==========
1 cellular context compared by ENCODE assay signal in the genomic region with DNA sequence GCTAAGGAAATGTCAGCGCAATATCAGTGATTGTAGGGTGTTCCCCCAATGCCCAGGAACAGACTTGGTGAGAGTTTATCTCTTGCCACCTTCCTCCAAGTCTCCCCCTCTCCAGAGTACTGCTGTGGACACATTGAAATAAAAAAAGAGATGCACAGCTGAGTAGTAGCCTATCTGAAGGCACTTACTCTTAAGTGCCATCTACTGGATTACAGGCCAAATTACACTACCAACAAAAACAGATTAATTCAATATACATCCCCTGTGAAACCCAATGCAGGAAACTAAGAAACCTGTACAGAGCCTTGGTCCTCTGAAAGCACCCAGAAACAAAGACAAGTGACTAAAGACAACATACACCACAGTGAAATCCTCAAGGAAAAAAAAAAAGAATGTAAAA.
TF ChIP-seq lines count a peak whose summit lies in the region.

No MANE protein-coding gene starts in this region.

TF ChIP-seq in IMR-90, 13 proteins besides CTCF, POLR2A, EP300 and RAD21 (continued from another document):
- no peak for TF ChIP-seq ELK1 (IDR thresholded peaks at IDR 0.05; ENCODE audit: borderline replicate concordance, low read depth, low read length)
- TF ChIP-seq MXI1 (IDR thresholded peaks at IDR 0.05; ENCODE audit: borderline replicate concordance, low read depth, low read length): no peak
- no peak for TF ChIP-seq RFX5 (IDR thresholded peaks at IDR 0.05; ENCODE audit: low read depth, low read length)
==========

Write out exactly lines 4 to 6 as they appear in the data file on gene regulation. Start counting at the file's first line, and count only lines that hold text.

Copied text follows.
TF ChIP-seq in IMR-90, 13 proteins besides CTCF, POLR2A, EP300 and RAD21 (continued from another document):
- no peak for TF ChIP-seq ELK1 (IDR thresholded peaks at IDR 0.05; ENCODE audit: borderline replicate concordance, low read depth, low read length)
- TF ChIP-seq MXI1 (IDR thresholded peaks at IDR 0.05; ENCODE audit: borderline replicate concordance, low read depth, low read length): no peak